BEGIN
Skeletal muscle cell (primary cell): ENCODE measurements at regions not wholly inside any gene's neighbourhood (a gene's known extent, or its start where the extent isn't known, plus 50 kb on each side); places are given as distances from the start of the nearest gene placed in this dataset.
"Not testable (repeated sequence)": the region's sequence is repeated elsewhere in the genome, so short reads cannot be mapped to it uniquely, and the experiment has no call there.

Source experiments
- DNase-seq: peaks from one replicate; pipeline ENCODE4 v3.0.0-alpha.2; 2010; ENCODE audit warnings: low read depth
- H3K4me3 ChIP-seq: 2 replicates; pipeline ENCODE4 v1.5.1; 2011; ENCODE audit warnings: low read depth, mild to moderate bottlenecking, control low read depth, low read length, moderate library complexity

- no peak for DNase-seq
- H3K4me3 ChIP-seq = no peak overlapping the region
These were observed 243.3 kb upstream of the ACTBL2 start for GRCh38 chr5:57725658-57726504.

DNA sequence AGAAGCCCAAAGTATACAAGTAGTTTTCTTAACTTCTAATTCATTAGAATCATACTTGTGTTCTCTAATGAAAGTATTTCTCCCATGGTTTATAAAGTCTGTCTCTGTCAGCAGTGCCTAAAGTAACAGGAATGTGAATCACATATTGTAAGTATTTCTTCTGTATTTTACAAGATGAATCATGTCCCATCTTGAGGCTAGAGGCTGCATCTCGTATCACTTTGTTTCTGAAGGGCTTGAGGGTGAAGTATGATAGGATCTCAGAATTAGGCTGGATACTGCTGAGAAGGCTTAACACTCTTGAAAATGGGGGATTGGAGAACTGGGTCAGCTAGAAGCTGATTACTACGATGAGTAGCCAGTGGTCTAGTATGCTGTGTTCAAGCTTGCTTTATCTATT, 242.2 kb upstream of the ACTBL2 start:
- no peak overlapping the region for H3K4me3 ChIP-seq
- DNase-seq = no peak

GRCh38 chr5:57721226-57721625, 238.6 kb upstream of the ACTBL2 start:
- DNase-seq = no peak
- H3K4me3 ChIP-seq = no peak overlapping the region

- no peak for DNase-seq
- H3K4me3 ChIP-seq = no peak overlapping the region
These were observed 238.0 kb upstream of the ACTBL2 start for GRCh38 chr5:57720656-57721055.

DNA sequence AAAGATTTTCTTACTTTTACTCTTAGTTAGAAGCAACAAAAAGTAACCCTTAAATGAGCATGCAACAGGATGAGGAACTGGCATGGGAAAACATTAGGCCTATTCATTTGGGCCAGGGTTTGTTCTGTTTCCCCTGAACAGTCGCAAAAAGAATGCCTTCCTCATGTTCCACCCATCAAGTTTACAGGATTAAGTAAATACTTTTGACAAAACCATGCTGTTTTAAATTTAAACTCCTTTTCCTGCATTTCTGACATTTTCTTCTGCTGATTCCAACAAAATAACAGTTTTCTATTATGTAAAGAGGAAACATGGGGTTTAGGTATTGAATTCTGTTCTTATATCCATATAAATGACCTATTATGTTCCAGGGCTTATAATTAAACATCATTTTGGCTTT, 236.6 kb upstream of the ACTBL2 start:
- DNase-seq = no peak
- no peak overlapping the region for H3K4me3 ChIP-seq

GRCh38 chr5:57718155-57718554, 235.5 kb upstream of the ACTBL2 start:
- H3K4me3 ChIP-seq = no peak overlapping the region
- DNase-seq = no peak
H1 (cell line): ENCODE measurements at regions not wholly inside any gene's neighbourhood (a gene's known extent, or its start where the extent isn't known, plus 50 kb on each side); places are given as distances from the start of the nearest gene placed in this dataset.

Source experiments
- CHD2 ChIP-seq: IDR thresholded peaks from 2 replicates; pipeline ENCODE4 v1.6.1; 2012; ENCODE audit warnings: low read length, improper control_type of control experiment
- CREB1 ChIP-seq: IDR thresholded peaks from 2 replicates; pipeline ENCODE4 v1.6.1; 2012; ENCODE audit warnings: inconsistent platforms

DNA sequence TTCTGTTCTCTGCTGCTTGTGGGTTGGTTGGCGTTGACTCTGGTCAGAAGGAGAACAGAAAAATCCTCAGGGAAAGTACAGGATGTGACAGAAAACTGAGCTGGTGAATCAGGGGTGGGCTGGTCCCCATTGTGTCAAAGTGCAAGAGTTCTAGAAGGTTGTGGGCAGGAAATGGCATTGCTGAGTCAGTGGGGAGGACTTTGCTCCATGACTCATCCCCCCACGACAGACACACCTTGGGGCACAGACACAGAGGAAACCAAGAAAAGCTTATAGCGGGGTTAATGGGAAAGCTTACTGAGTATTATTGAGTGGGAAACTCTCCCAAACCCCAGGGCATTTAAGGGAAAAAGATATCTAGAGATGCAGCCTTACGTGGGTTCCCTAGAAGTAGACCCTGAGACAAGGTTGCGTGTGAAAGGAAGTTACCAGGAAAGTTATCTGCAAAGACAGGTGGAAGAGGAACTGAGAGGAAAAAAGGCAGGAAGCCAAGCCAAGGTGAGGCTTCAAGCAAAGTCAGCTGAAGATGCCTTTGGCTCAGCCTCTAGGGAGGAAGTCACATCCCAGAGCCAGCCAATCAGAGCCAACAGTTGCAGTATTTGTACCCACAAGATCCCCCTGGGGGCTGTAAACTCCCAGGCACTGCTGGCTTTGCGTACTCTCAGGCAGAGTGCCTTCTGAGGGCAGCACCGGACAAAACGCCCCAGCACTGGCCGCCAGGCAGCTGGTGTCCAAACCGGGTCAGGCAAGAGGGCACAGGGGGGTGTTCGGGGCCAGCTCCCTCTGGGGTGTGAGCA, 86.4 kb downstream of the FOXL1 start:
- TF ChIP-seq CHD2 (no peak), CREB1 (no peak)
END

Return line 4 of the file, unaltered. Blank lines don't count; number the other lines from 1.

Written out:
- DNase-seq: peaks from one replicate; pipeline ENCODE4 v3.0.0-alpha.2; 2010; ENCODE audit warnings: low read depth